One of the remaining watchtowers and a section of fence at the Gleiwtiz III camp.Michael Challoner

“Prisoners in striped uniforms were there. There was a burning wooden barrack in the background. You could see black smoke coming out from it. The fire looked as if somebody had poured something very flammable over the barrack.

“We saw a guard tower, and a guard on it. We saw single shots. Then we heard the whole series of shots. We saw black silhouettes of people who were trying to get out of the barrack through the windows. We assumed the guards were aiming at those people.

“[…] Just after the camp was liberated, we went to see the rubble of the burnt barrack. I didn’t see the bodies themselves though we heard 300 people had been burnt.”

Burning prisoners alive in barracks was a typical method used by the SS to murder those who remained. “The SS had been given orders to evacuate all prisoners and not to leave anyone behind. It often happened that the majority of prisoners were marched out and then an SS unit would return later to murder those that remained. The method they used was left up to them,” said Challoner.

Other testimonies reveal the help given by local Poles to Jewish prisoners. Piotr Olej lived near the Fürstengrube sub-camp. “There was a knock at my door. One of the Jewish prisoners made it to my house! He begged me to help him. He was half naked, covered in a blanket, you could see that his prisoner uniform had been burning just a few minutes earlier. The man was completely broken and at the edge of crying. I told him to take his clothes off.

“Suddenly, one of my neighbours came running to my house, and said that two SS-men were approaching us. I was terrified but I managed to take the prisoner to the basement. I helped him to get inside a big wine barrel.

“A couple of seconds later, the SS-men came inside my house. You could still actually smell the prisoner’s clothes that I was burning in the oven. They went it, started cursing at me and then began to search the house. I know they were looking for prisoners who might have escaped.

The old remains of the entrance to the Furstengrube sub-camp.Michael Challoner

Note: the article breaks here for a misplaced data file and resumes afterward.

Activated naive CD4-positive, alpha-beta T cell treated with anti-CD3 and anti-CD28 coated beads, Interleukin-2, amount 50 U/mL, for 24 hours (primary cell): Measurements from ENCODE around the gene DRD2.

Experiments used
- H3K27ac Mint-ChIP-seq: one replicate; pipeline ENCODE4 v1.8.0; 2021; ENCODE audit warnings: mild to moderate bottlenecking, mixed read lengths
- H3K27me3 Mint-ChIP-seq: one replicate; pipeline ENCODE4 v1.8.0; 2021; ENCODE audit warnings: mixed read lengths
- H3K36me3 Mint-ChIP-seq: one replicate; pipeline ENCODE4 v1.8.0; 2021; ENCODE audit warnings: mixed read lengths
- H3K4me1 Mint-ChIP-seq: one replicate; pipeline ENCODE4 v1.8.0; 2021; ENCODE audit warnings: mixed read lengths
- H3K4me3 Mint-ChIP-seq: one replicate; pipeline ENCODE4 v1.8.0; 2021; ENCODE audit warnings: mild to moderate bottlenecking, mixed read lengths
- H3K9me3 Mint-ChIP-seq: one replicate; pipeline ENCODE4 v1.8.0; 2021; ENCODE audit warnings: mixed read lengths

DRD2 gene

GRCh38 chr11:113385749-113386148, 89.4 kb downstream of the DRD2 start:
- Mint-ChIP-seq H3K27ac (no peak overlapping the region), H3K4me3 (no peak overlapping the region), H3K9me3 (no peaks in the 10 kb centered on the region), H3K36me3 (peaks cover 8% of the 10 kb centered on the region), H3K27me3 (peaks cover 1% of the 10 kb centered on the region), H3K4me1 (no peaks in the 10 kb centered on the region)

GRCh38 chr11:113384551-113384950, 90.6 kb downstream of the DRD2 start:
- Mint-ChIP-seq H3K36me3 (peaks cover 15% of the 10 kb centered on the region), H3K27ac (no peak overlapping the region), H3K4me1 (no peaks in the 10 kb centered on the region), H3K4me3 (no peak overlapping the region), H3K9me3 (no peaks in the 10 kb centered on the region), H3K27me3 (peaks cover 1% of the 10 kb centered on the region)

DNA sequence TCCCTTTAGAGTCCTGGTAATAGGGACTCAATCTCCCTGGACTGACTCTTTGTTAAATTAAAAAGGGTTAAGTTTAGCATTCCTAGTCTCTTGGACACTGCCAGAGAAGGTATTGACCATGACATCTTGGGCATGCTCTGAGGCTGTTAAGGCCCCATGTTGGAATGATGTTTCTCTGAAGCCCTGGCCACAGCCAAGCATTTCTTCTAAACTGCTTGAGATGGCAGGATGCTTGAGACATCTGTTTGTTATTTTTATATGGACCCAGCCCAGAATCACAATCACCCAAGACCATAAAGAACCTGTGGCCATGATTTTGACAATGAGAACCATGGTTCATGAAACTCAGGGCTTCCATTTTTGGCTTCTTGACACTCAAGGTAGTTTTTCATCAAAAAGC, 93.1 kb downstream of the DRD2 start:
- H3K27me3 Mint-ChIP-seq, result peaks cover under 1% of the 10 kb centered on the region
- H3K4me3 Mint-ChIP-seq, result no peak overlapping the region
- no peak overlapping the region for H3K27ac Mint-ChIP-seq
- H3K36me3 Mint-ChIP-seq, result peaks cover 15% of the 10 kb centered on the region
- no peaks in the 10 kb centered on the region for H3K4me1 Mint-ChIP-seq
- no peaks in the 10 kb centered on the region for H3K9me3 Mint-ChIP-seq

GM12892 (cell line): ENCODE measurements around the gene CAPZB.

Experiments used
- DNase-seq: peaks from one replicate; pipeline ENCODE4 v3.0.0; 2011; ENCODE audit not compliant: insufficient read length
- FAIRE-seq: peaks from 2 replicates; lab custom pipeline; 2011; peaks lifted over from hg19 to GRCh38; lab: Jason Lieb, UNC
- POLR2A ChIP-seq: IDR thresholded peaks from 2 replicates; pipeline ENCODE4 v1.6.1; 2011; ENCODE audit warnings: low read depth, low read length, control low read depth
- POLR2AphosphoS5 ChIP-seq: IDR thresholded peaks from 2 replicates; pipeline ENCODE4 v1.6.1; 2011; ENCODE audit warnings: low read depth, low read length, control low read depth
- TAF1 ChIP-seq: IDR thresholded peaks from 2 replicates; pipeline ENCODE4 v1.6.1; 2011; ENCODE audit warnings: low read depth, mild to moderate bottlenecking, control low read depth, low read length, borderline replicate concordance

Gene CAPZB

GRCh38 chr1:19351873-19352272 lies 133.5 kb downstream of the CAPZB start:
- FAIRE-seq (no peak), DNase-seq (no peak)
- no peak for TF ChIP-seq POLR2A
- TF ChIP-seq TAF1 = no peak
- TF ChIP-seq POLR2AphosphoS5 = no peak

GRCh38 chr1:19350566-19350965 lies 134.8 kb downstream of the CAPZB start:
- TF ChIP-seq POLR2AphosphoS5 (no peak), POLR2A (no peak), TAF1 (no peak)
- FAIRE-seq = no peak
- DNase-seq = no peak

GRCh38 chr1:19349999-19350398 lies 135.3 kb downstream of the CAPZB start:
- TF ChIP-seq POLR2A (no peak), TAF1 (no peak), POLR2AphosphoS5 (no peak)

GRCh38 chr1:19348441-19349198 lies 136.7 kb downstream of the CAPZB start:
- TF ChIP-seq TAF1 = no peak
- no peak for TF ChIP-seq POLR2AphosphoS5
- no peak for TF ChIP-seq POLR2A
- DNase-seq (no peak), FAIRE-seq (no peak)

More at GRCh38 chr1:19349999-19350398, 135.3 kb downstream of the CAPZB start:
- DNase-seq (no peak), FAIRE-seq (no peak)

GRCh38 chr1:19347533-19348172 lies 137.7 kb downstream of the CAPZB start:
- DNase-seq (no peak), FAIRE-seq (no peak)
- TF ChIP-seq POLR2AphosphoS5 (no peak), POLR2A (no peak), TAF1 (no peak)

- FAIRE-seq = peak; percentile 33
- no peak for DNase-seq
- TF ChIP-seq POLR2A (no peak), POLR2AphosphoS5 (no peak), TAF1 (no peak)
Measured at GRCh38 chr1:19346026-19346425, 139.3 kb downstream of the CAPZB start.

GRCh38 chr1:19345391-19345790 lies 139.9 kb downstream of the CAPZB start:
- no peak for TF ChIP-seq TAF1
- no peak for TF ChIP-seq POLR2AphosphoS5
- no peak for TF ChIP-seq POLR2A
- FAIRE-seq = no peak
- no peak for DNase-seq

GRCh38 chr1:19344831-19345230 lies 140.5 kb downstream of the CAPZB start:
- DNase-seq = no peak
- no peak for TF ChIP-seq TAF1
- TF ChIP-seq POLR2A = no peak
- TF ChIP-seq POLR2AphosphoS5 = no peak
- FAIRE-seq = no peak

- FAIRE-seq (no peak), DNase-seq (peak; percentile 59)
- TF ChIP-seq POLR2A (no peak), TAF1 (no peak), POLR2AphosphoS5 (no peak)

“I almost had a heart attack when they passed the wine barrel. However, they didn’t find the hidden prisoner. After they left my house, they kidnapped two Ukrainian women. They raped them in the forest nearby, leaving them to die in the snow.

“When I realised the Germans were gone, I helped the prisoner out, I gave him my own clothes and I took care of him. He spent the whole day with me. In the evening I took him to meet the Soviet soldiers.

“After three months, the prisoner visited my house again. He was accompanied by a couple of American journalists. We both cried when we met.”

Although the liberation took place at the end of January, the process of evacuating prisoners and murdering the weak and sick had been going on for some time. 

Bolesław Pawłowski was a civilian living near the Fürstengrube camp. “In the first days of January 1945, a group of prisoners was led out of the sub-camp and rushed in an unknown direction,” he testified. “The war was coming to an end. We could hear bombs exploding in the distance.

“On 29th January 1945, around thirty SS-men came to the house of Puplacz. Half of them marched towards the sub-camp, and the other half stayed in the house to get drunk. There were 240 prisoners in the sub-camp then. Those were the people who were broken by heavy labour, hunger, fever and bad health. They had wounds all over their bodies.

“They were unfit to be evacuated. Fifteen SS-men brought all the prisoners from all the barracks into one barrack which was locked ... and set it on fire.

“Some of them tried to escape. But they were shot. The barrack burnt down. The SS-men returned to the house of Puplacz. They were laughing and bragging on the way who killed more prisoners. 

“Puplacz was sitting in his kitchen crying, looking the rubbles of the barrack slowly burning. Suddenly he saw two Auschwitz prisoners in the yard of his house. He didn’t say a word to anybody, not even his wife, left the room and hid them in a barn by the house.”

The testimonies will form part of a book, ‘The Forgotten Sub-camps of the Auschwitz Administration’, that the pair of researchers are planning to publish later this year.